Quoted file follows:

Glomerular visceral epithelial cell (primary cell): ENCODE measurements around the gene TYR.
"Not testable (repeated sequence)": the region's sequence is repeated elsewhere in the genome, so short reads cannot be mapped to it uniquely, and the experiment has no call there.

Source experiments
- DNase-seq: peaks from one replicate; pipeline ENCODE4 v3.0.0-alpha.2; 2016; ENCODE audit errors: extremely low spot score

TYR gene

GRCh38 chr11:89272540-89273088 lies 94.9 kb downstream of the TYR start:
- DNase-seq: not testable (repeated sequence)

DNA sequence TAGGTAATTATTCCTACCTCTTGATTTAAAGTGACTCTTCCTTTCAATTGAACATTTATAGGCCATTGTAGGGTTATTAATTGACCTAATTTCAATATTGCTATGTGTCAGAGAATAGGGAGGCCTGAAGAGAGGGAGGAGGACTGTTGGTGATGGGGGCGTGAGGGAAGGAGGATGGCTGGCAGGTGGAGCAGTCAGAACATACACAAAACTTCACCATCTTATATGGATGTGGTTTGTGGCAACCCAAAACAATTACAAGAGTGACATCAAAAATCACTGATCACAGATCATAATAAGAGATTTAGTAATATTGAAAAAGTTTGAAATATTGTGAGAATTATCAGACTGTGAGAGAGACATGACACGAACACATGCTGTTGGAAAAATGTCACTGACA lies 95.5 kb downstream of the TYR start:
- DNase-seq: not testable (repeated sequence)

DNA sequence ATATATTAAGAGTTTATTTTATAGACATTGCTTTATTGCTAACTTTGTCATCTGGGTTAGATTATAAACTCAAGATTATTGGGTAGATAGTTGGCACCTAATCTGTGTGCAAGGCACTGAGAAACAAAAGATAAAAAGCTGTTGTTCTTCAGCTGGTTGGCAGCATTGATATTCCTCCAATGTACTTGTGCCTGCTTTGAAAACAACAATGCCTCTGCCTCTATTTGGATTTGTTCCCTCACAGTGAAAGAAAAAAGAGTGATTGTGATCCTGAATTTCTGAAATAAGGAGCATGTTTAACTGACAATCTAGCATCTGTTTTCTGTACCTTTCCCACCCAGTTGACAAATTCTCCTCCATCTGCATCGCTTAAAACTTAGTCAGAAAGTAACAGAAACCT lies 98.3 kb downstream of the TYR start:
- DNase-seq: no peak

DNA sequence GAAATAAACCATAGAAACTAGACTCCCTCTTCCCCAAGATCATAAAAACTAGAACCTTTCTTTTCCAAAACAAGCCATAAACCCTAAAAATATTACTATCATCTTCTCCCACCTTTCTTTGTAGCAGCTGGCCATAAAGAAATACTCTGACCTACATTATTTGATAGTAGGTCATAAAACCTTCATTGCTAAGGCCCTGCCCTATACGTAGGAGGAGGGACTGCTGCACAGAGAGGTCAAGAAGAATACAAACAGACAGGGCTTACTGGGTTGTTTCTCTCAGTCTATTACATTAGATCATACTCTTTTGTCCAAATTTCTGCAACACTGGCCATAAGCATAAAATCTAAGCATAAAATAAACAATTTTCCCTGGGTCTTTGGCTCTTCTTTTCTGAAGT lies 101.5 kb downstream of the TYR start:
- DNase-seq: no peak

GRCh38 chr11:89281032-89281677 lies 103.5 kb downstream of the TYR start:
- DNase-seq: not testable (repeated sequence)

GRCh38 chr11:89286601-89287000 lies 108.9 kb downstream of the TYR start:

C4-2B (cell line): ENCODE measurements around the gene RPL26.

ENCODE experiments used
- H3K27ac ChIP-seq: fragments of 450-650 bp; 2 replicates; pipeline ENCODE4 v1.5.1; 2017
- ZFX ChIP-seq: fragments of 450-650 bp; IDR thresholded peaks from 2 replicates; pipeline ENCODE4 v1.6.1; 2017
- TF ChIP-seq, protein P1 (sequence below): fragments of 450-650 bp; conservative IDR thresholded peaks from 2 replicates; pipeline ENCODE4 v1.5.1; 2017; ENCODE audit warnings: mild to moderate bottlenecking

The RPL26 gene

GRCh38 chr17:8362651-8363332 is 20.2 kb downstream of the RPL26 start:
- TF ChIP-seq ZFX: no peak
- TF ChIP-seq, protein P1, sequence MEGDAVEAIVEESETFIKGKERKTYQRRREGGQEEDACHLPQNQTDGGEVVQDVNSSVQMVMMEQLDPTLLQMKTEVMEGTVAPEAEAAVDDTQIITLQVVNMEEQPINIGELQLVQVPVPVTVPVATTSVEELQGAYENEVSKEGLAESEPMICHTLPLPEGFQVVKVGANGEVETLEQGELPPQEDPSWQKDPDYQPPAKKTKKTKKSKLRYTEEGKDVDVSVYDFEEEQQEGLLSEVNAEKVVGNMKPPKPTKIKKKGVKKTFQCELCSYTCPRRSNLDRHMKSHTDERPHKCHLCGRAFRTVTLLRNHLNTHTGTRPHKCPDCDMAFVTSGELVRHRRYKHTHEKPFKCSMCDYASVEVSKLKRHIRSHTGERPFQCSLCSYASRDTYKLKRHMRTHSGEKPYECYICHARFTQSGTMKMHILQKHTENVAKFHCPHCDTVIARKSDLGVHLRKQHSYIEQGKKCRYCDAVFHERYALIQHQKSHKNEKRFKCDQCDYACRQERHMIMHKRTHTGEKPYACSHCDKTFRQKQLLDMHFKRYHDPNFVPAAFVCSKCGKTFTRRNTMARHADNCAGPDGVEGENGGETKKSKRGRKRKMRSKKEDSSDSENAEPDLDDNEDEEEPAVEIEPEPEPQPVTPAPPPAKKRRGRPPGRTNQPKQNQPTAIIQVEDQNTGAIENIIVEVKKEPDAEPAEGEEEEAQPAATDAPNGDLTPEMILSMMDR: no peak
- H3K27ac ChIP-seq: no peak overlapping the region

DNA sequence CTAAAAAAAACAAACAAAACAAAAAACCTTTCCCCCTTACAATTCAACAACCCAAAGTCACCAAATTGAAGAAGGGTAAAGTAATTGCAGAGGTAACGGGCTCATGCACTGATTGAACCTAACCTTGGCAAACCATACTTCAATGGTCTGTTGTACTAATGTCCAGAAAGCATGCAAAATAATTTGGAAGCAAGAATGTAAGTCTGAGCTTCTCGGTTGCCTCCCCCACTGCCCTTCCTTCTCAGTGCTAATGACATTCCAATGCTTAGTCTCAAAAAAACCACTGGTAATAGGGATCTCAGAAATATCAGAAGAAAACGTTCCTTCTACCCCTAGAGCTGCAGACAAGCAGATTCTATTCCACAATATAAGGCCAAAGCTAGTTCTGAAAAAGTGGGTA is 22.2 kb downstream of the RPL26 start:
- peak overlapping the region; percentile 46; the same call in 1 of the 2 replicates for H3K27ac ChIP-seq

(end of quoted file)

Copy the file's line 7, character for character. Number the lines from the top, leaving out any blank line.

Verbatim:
- DNase-seq: not testable (repeated sequence)